Friday, December 30, 2016

New Farm Advertising Campaign

We have done very little advertising for the farm since we launched Little Sprouts some 6 or 7 years ago. The customer list has grown slowly from a dozen to a few hundred in that time by word of mouth, interviews, etc.  But as we approach 2017, and have left the off farm income behind, there is a desperate need to speed things up.

So, we have launched a new advertising campaign. It is primarily based on "doodle" add, where a hand draws the story on a whiteboard in a video.  I personally love that format! It is entertaining, crisp, simple.  So here we go!

At this point, all of the ads are made in-house, with some special software.  It has been a learning curve and challenging, but below you can see the first results! Yep.. I know.. it looks amateurish. That's ok.. we are amateurs! Constructive feedback is appreciated, but lets keep in mind that no professionals are involved.. so keep expectations realistic!

The Ads themselves are, for now,  graphics and music. The combination of audio and visual tells the story without narration, well that's the goal anyway... so be sure to turn on the sound as you watch.



Save The Children

video

Monday, December 26, 2016

New Favorite Recipe: Turkey Dressing

This Christmas dinner we tried something new, and it worked out unbelievably wonderfully, so we would like to share this with you.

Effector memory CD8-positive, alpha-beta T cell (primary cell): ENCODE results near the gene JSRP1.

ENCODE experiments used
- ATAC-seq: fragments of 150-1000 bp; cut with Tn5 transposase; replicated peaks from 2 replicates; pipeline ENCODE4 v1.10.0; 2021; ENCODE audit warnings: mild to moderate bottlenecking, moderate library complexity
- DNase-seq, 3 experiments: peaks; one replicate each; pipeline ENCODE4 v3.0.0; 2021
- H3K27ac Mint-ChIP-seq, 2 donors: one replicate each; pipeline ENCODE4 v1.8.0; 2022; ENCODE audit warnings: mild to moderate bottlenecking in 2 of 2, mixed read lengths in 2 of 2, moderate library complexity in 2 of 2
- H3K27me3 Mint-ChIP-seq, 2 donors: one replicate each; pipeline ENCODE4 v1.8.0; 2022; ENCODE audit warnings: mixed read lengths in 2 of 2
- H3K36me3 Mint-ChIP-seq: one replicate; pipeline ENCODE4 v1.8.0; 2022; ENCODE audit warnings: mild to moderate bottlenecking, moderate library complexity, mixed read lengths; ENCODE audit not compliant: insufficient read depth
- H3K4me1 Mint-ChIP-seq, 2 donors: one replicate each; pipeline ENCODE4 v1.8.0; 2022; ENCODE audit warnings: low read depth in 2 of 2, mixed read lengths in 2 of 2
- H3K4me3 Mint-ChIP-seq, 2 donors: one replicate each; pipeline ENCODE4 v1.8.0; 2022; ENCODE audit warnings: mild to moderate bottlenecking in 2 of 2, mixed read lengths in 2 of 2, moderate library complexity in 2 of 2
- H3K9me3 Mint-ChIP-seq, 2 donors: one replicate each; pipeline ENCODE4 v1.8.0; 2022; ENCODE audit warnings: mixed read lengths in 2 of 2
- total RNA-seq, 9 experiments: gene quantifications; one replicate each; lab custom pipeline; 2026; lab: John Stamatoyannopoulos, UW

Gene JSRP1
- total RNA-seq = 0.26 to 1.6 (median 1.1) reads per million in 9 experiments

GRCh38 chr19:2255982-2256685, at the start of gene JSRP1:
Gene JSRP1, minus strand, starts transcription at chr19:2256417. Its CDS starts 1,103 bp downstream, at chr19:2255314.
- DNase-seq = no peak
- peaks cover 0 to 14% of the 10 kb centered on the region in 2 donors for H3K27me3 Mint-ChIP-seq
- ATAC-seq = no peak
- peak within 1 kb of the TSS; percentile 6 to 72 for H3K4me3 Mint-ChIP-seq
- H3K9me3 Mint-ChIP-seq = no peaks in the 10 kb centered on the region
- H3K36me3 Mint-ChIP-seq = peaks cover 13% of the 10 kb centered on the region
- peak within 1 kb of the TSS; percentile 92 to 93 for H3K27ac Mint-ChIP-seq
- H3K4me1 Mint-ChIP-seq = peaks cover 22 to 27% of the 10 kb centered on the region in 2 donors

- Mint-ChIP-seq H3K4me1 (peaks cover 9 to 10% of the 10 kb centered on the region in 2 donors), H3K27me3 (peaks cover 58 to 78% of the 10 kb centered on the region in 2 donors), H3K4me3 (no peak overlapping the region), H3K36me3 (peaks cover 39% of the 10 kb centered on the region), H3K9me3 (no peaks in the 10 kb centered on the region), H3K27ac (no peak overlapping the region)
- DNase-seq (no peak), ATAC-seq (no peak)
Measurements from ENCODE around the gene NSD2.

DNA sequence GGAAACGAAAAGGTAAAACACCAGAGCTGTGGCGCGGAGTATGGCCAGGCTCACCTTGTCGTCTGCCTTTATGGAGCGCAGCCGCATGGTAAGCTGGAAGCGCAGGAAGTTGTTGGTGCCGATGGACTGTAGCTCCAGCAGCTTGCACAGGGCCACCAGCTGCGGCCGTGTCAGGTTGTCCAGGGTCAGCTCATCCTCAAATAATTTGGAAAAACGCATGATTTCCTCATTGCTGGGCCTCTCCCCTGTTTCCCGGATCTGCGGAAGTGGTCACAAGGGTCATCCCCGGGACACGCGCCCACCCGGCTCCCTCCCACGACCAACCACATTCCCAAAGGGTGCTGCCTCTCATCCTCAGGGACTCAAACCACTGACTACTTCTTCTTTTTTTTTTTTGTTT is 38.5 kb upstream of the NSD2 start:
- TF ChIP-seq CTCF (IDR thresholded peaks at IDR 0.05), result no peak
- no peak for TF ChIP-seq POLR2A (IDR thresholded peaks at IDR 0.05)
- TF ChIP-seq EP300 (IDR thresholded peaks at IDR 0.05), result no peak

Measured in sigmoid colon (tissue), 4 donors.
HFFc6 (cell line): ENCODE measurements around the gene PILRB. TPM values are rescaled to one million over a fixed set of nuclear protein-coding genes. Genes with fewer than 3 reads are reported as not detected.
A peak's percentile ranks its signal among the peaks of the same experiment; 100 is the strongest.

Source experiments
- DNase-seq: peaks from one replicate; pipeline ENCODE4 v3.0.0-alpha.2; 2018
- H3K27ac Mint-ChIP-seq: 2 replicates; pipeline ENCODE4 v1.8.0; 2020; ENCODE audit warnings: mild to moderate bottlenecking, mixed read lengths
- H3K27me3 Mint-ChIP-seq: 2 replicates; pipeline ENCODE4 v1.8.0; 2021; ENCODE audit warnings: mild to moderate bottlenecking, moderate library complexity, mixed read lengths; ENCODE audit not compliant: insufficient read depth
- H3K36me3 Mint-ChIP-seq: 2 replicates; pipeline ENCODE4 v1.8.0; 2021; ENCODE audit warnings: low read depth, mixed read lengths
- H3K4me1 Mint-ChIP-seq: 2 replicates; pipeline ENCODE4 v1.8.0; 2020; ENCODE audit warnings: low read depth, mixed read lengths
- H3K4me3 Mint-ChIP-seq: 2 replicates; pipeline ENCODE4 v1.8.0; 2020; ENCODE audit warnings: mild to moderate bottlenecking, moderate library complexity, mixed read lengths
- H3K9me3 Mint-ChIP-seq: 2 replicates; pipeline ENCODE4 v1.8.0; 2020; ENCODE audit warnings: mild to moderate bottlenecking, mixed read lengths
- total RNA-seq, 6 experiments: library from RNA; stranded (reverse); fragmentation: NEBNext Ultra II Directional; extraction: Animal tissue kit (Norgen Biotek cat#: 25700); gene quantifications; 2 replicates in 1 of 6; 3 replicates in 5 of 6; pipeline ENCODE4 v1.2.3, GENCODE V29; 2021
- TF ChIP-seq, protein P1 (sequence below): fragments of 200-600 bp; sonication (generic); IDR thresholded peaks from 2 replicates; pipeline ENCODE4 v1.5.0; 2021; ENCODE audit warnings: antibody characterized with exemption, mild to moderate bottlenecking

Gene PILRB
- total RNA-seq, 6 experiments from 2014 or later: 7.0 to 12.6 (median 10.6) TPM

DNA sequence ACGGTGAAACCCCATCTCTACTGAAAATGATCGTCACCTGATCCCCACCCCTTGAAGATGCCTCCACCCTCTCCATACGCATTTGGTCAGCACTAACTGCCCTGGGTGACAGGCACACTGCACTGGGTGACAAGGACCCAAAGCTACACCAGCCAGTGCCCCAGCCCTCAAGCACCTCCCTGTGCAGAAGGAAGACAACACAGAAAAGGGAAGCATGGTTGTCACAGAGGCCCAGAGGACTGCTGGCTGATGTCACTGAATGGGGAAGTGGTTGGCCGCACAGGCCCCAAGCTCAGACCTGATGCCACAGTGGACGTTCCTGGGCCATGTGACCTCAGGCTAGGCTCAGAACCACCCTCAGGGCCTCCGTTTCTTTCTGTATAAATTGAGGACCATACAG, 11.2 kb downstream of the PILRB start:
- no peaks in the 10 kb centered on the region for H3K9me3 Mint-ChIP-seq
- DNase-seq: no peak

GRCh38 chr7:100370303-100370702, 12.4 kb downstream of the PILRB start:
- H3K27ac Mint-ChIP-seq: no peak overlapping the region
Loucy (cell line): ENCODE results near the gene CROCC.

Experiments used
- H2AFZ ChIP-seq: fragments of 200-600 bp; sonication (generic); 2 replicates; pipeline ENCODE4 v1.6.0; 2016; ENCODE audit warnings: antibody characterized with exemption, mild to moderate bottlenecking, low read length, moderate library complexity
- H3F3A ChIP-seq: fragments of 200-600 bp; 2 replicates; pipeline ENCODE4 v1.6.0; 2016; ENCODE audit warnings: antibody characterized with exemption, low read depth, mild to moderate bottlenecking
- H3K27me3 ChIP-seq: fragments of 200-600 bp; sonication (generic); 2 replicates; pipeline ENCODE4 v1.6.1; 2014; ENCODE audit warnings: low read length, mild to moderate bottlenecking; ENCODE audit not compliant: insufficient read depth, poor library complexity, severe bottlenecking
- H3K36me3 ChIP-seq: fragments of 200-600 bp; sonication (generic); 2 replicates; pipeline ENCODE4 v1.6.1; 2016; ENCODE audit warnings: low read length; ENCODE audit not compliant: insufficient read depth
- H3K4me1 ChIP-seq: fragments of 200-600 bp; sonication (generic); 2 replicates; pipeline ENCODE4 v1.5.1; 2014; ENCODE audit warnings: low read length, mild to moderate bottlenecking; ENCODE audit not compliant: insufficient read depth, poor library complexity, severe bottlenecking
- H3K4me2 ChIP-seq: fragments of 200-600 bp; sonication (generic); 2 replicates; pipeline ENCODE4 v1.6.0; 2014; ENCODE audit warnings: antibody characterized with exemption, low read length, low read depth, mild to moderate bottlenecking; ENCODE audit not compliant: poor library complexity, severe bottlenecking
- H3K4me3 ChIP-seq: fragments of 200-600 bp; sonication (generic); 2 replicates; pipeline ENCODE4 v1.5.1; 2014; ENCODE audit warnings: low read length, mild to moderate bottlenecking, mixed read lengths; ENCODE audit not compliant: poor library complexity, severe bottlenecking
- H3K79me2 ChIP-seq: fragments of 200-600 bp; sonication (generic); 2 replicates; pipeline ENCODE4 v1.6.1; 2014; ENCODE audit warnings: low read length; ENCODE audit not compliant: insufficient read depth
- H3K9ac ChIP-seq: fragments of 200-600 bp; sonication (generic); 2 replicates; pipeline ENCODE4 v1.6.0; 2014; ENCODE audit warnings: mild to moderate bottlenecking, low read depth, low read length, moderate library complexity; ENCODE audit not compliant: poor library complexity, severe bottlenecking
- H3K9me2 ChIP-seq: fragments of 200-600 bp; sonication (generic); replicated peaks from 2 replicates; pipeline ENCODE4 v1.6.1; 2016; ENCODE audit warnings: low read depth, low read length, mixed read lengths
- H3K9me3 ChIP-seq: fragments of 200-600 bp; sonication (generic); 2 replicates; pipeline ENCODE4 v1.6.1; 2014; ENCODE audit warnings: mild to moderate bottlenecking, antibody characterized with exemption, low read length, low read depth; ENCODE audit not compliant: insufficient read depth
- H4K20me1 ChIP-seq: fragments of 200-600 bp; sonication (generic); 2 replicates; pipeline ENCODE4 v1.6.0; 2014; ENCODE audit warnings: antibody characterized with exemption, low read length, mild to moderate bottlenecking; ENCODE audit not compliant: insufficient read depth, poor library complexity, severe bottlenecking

We very very rarely touch breads, but Christmas dinner is one time where we will splurge a little... with dressing. But the turkeys we made were smoked long and slow, so doing the stuffing inside the birds is next to impossible. The question then is how do you get that stuffed turkey taste from dressing made in the oven?

It is actually quite easy... fat! The realization came from thinking "what gives dressing cooked inside the bird that amazing flavor?". The main difference is, dressing inside the bird soaks up all the fat that renders out while cooking, fat from skin and suck. Based on that, I came up with the following recipe and it was nothing short of AMAZING.

Broth - make your own by boiling some giblets (hearts, gizzards, livers, etc) in a small amount of water with a few peppercorns, a quartered onion, and a pinch of salt. The amount is roughly 2 cups per box of bread crumbs, but check the dressing box for recommend proportions.

Fat - remove all the fat possible from inside the turkey. A heritage turkey properly raised will have about a handful of orange or deep yellow fat inside the body cavity and around the neck area. pull all that you can out and put in a small pot to render slow on the stovetop. If there is not enough rendered fat for the amount of dressing desired, add sticks of grass fed butter to it. Again, use the dressing box as a guide, but use about 50% more total fat then they suggest.

Veggies - my favorite is equal parts onion, carrot, celery. Chopped to quarter inch or so pieces

Garlic - Peel an entire head of garlic and mince it up with a knife

Stuffing mix - we use 1/3 wheat dressing, 2/3 corn dressing

Now your ready to build... First mix the chopped veggies and garlic to the dry dressing mix. Gently mix this together in a large bowl by slowly flipping.  Then add the liquid broth slowly as you continue flipping gently. Be gentle as to not break up the bread any more than necessary.  When it is all uniform and the moisture is pretty much all soaked in (about 10 to 15 minutes) then add the liquid  fat, preferably warm. Again, flip slowly to coat all evenly without breaking the bread apart.